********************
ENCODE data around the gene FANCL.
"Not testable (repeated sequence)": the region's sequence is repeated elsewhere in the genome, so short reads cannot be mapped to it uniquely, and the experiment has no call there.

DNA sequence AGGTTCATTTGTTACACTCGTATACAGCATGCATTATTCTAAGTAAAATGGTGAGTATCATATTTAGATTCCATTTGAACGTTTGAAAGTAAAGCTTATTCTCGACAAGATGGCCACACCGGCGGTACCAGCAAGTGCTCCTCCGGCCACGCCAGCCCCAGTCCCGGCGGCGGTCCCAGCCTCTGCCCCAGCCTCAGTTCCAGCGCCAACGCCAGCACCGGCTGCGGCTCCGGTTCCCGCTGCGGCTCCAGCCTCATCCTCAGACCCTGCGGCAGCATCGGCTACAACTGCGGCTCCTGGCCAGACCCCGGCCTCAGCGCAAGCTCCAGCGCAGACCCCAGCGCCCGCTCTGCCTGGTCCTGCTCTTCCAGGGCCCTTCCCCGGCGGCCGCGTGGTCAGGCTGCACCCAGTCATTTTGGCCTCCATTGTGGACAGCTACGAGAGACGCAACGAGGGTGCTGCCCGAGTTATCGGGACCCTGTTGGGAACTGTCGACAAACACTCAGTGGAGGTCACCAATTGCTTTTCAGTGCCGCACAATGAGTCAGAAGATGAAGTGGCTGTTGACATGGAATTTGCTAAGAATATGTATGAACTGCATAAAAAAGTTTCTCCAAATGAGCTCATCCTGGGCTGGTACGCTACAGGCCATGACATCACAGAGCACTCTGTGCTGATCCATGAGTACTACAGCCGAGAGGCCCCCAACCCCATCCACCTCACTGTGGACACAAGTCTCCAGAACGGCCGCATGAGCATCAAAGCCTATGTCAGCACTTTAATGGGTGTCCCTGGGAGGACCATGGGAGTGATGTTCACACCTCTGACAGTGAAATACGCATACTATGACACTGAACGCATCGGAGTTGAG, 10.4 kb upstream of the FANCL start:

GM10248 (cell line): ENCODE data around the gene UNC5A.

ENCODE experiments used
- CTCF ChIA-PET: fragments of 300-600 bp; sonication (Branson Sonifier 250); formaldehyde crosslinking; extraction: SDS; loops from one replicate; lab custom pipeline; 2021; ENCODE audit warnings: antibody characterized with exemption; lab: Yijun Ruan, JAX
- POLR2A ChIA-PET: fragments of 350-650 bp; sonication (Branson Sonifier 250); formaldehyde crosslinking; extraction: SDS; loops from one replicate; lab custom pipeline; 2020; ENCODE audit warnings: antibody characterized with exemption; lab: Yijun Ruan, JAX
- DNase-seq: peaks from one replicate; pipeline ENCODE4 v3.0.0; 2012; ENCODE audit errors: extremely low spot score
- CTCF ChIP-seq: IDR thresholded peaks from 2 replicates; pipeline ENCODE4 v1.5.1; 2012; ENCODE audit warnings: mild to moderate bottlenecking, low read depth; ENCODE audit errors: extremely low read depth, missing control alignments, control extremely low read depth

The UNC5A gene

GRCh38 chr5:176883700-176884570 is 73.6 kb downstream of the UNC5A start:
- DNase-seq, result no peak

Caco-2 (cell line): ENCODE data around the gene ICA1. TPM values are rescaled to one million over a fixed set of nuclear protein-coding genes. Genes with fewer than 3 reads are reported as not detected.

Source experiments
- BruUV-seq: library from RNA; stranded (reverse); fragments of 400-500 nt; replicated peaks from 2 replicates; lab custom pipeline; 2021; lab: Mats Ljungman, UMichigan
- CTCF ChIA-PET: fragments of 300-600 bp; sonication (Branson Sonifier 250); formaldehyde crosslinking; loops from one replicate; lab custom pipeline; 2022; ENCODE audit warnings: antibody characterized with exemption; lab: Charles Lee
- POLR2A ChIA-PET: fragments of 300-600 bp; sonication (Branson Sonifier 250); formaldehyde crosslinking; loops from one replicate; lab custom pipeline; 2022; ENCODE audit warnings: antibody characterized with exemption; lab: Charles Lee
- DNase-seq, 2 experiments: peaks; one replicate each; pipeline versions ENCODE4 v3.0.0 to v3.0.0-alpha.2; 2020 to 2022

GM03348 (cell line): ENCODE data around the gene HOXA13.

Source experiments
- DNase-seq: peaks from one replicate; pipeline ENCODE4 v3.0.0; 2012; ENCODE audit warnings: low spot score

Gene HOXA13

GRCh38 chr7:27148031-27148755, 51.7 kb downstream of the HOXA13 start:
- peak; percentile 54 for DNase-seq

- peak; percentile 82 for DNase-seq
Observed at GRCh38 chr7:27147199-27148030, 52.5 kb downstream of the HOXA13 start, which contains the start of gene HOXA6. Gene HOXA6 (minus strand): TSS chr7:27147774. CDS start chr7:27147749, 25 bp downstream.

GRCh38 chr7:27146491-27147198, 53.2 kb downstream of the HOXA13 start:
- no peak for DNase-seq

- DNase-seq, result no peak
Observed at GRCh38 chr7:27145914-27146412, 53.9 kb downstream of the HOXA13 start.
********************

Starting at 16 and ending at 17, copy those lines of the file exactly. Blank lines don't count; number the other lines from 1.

- CTCF ChIA-PET: fragments of 300-600 bp; sonication (Branson Sonifier 250); formaldehyde crosslinking; loops from one replicate; lab custom pipeline; 2022; ENCODE audit warnings: antibody characterized with exemption; lab: Charles Lee
- POLR2A ChIA-PET: fragments of 300-600 bp; sonication (Branson Sonifier 250); formaldehyde crosslinking; loops from one replicate; lab custom pipeline; 2022; ENCODE audit warnings: antibody characterized with exemption; lab: Charles Lee